Schultz won't say if he will sell all Starbucks shares if he becomes president

Howard Schultz, the former Starbucks CEO who is mulling an independent presidential bid, declined to promise to sell all of his Starbucks shares if he is elected in 2020.

“I think we’re getting way premature,” he said Tuesday when asked the question at a CNN town hall.

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“I think the best way to say that is that I will do nothing whatsoever to have any conflict of interest between my investments overall, or my interest in the company that I love, because I will put the role and responsibility and the accountability for results first if I run for president and I’m fortunate enough to win, and that is a promise I make to the American people.” 

Schultz said he was not “evading the question,” suggesting he could possibly put his shares in a blind trust should he enter the White House.


Scrutiny over politicians’ business ties skyrocketed after President TrumpDonald John TrumpSenate advances public lands bill in late-night vote Warren, Democrats urge Trump to back down from veto threat over changing Confederate-named bases Esper orders ‘After Action Review’ of National Guard’s role in protests MORE refused to put ties to his personal business in a blind trust, opting to simply put his adult sons Donald Trump Jr.Don John TrumpTrump Jr. calls elderly supporter who was assaulted Trump Jr. hits Howard Stern for going ‘establishment,’ ‘acting like Hillary’ Trump Jr., GOP senator lash out at Facebook for taking down protest pages on stay-at-home orders MORE and Eric TrumpEric Frederick TrumpLara Trump: Twitter no longer ‘a platform for free speech’ Trump DC hotel did not request rent relief from GSA The Hill’s Morning Report – Presented by Facebook – Mnuchin, Powell: Economy may need more boost; Trump defends malaria drug MORE in charge of the Trump Organization.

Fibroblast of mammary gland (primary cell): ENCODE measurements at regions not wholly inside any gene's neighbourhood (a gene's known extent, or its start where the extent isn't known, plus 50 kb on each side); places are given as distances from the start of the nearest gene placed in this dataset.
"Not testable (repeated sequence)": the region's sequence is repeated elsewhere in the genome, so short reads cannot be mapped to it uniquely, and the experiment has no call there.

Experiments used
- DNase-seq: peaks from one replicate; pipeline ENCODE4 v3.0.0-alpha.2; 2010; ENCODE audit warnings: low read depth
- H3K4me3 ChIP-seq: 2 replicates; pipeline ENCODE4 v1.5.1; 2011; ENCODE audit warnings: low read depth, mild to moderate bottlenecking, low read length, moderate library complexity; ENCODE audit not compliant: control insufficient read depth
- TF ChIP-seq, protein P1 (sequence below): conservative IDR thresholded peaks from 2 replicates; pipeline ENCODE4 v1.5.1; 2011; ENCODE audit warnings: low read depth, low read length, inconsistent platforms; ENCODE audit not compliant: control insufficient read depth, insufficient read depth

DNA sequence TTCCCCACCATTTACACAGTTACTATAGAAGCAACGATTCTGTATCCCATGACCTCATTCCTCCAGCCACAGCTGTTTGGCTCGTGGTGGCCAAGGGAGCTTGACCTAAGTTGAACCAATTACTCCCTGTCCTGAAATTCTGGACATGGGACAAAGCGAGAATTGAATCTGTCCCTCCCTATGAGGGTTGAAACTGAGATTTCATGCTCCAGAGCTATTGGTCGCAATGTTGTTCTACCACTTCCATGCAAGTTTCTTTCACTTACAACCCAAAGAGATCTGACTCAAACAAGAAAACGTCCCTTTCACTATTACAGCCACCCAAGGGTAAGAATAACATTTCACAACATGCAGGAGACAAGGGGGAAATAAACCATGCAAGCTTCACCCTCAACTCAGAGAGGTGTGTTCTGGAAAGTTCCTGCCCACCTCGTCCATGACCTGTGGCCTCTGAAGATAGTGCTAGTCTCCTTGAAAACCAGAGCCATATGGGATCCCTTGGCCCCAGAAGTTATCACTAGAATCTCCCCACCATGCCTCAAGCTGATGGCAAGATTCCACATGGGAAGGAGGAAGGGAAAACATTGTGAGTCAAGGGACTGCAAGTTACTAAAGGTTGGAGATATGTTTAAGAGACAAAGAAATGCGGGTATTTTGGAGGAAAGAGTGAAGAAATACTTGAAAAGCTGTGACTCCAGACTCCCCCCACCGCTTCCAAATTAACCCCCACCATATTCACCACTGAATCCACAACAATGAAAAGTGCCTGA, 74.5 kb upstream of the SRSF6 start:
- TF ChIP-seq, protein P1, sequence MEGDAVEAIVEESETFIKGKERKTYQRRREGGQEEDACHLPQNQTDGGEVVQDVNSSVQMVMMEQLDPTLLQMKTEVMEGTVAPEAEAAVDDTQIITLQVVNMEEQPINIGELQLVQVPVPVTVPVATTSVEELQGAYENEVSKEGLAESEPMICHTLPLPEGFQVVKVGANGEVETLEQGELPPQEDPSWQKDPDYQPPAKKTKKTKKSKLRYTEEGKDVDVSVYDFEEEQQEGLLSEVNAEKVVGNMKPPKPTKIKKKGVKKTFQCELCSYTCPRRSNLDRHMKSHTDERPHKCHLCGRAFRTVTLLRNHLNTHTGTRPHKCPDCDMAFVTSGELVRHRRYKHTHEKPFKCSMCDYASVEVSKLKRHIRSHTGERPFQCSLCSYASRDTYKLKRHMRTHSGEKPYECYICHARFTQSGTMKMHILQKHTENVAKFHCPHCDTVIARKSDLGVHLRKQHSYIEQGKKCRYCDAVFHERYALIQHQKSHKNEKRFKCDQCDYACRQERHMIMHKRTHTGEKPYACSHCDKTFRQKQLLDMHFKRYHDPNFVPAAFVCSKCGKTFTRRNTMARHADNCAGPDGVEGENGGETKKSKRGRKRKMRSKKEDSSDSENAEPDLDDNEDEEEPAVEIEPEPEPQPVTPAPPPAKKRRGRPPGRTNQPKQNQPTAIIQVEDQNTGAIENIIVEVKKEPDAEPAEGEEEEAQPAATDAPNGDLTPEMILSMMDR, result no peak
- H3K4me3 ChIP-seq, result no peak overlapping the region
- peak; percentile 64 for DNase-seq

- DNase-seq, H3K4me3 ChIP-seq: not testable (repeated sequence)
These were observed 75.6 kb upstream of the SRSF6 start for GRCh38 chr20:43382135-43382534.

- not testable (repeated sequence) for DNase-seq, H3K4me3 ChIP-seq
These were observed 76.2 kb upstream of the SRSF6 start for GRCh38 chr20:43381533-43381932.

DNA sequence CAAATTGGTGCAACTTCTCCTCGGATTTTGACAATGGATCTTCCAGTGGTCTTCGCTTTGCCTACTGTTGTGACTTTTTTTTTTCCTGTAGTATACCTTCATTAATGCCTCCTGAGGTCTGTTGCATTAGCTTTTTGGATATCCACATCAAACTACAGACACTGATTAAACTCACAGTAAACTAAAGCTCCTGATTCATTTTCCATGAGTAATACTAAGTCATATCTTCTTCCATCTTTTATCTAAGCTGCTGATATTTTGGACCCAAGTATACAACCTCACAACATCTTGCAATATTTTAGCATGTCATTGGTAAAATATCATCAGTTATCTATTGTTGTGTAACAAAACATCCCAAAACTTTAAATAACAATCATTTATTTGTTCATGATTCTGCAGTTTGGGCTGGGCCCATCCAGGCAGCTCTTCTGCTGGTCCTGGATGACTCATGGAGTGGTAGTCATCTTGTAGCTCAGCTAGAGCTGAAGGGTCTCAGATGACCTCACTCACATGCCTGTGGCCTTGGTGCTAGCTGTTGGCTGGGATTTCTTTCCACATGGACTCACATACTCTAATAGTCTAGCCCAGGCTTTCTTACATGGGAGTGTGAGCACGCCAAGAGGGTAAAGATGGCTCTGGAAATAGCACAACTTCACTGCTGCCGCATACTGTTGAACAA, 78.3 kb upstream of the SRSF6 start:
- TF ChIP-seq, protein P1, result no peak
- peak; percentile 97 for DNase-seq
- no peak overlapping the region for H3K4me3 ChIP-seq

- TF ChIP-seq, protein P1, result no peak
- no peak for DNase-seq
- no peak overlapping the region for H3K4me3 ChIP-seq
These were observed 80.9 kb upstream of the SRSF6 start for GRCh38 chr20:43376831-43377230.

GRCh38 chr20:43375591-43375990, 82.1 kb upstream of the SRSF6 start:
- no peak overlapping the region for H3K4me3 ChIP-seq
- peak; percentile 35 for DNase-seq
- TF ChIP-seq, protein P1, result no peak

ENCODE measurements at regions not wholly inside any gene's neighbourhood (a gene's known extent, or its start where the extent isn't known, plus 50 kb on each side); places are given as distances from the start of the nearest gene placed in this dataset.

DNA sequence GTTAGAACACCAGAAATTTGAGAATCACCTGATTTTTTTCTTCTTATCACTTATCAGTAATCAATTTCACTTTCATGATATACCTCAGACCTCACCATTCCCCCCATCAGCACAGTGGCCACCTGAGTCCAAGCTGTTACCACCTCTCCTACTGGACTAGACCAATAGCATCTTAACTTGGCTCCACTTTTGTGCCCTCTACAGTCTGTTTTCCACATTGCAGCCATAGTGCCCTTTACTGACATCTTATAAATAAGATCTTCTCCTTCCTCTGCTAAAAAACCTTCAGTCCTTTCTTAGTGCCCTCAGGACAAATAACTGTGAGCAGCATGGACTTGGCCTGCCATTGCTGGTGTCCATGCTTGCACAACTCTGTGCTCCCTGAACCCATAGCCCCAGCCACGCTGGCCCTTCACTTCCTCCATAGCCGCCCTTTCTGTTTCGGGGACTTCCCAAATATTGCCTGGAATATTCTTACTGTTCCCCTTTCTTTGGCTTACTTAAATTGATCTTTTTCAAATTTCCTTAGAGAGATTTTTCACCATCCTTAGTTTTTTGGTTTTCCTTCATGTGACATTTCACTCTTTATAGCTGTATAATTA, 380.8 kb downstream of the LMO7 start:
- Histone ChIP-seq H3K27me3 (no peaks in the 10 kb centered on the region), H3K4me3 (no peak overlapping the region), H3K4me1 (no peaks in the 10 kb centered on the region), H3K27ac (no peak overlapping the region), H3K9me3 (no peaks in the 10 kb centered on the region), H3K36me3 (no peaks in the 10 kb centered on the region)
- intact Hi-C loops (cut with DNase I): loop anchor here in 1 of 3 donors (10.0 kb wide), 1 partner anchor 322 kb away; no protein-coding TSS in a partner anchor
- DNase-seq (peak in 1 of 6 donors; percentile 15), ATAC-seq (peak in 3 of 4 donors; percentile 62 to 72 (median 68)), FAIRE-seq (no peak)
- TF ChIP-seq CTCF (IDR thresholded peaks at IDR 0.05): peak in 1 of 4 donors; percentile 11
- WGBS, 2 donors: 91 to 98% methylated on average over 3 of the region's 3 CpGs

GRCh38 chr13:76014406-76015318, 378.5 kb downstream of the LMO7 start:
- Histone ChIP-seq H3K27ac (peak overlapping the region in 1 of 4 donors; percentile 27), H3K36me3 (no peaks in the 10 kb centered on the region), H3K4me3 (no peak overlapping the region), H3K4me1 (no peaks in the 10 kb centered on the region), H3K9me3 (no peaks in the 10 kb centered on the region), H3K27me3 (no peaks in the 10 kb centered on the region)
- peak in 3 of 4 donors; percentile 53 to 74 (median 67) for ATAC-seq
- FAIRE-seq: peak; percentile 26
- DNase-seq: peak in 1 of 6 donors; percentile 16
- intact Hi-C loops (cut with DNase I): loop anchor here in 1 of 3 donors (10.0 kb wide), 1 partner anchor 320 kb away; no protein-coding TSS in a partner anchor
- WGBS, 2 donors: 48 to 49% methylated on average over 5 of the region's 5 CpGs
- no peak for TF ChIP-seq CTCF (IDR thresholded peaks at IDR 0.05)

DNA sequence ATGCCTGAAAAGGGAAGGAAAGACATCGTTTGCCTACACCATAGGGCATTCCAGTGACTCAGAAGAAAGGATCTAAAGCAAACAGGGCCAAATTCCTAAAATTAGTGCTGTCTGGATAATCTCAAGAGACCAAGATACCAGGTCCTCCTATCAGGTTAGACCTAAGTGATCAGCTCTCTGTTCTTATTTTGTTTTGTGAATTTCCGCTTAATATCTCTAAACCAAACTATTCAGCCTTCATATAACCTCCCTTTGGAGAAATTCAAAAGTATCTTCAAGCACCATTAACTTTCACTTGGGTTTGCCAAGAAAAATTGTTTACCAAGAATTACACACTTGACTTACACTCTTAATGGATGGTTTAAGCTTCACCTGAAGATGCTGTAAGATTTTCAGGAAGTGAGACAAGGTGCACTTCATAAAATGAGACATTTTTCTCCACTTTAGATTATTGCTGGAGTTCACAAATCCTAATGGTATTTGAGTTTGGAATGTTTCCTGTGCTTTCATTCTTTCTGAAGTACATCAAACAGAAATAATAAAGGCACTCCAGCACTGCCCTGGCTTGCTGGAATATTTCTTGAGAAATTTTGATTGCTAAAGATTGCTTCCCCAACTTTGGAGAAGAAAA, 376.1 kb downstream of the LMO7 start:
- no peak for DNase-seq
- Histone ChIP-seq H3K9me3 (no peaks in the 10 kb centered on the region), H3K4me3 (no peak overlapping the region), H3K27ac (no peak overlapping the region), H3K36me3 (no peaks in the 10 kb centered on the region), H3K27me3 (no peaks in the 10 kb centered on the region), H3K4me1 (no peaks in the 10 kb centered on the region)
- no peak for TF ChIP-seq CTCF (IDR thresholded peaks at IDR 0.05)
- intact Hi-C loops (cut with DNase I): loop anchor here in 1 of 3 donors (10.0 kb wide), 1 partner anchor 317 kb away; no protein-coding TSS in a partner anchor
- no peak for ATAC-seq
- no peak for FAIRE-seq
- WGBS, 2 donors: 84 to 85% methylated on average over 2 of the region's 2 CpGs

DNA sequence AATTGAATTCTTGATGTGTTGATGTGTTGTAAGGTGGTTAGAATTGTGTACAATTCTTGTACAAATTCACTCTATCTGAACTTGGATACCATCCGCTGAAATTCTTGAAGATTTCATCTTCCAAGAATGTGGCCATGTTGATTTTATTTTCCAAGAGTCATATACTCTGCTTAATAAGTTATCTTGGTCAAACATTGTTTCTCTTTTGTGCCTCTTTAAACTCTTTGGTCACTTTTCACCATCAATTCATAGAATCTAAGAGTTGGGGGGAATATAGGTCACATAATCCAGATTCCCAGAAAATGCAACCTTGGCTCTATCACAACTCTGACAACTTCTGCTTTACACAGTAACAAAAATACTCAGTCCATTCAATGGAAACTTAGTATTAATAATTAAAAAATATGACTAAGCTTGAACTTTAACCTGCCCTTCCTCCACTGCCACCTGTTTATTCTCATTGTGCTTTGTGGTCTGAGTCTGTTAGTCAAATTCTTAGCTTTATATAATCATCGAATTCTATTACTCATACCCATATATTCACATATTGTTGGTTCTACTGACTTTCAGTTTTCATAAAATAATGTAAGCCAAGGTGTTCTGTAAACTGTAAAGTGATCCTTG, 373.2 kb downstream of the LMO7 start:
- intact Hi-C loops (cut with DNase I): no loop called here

That decision has sparked a litany of lawsuits claiming President Trump was violating the emoluments clause, which prohibits the president from personally profiting from the office of president. 

In an attempt to contrast himself from Trump, Schultz also vowed to release his tax returns if he decides to run for president and repeatedly hit the president over his policies and character.

However, Schultz ignited controversy among Democrats who fear that his candidacy could divide the anti-Trump vote and hand Trump a second term in the White House.

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